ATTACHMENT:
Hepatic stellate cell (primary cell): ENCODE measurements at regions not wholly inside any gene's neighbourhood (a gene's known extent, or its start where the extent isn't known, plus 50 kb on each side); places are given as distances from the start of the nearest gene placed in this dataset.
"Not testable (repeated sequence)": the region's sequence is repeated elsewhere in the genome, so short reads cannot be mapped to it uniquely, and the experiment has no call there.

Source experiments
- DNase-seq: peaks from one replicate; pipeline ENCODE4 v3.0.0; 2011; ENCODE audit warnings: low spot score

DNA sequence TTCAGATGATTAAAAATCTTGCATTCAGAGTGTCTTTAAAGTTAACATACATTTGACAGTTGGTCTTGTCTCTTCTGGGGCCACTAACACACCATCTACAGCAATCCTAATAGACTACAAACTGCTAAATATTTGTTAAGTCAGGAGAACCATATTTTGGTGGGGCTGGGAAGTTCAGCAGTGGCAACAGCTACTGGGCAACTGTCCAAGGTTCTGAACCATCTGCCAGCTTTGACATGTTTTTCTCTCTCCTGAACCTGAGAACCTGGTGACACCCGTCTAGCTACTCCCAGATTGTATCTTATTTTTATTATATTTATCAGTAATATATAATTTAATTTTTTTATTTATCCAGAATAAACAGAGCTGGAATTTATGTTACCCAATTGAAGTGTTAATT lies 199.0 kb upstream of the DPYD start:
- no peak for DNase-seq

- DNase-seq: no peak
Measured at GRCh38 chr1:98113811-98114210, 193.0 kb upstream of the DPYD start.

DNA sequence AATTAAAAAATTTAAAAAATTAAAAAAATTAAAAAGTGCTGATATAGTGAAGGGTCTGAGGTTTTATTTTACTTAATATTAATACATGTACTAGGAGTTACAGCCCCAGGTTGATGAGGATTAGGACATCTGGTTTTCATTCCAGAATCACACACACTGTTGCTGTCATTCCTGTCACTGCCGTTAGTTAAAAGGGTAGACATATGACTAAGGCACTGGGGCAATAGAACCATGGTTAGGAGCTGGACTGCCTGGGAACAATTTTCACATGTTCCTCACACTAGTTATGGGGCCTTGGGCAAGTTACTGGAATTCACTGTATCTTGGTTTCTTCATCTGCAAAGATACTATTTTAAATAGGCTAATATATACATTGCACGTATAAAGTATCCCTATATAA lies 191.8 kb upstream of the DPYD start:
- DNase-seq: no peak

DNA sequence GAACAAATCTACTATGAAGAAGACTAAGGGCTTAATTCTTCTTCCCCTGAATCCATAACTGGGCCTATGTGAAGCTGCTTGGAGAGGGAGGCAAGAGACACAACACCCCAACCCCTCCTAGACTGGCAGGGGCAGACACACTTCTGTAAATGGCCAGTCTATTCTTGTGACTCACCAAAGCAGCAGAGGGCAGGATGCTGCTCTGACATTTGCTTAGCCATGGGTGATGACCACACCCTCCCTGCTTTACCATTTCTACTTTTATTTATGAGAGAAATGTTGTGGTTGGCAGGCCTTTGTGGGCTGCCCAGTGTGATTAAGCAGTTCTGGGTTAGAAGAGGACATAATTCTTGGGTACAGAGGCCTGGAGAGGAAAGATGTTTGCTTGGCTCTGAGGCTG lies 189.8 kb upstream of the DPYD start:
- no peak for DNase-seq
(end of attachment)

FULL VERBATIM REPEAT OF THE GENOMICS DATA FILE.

Hepatic stellate cell (primary cell): ENCODE measurements at regions not wholly inside any gene's neighbourhood (a gene's known extent, or its start where the extent isn't known, plus 50 kb on each side); places are given as distances from the start of the nearest gene placed in this dataset.
"Not testable (repeated sequence)": the region's sequence is repeated elsewhere in the genome, so short reads cannot be mapped to it uniquely, and the experiment has no call there.

Source experiments
- DNase-seq: peaks from one replicate; pipeline ENCODE4 v3.0.0; 2011; ENCODE audit warnings: low spot score

DNA sequence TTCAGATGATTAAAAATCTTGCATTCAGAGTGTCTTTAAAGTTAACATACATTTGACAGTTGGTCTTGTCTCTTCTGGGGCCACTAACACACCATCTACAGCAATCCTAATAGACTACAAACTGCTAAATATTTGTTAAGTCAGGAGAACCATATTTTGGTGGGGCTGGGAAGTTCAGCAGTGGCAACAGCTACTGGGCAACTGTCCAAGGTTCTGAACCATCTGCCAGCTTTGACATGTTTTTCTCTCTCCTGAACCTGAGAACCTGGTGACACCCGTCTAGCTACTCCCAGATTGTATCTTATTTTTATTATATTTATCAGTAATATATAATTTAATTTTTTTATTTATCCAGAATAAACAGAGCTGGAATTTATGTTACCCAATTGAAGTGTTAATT lies 199.0 kb upstream of the DPYD start:
- no peak for DNase-seq

- DNase-seq: no peak
Measured at GRCh38 chr1:98113811-98114210, 193.0 kb upstream of the DPYD start.

DNA sequence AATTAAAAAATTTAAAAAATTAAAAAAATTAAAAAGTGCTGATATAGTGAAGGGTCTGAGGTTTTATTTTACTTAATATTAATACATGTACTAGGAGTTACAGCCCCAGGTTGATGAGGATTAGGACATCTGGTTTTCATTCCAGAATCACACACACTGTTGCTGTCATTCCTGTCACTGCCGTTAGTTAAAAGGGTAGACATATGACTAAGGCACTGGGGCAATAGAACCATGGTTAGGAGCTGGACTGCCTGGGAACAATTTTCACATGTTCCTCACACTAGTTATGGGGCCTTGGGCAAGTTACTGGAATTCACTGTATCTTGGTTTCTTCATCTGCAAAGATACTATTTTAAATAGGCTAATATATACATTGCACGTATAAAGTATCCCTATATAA lies 191.8 kb upstream of the DPYD start:
- DNase-seq: no peak

DNA sequence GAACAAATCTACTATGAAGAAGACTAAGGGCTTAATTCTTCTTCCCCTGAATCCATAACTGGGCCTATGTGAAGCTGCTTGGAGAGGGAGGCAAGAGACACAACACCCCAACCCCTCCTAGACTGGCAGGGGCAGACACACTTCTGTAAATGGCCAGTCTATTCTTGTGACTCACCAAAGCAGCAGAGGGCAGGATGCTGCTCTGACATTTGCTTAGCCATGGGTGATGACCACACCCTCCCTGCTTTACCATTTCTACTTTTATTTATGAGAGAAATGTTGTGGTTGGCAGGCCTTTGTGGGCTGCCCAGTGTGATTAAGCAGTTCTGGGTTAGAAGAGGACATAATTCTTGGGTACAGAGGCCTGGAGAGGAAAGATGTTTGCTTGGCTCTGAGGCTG lies 189.8 kb upstream of the DPYD start:
- no peak for DNase-seq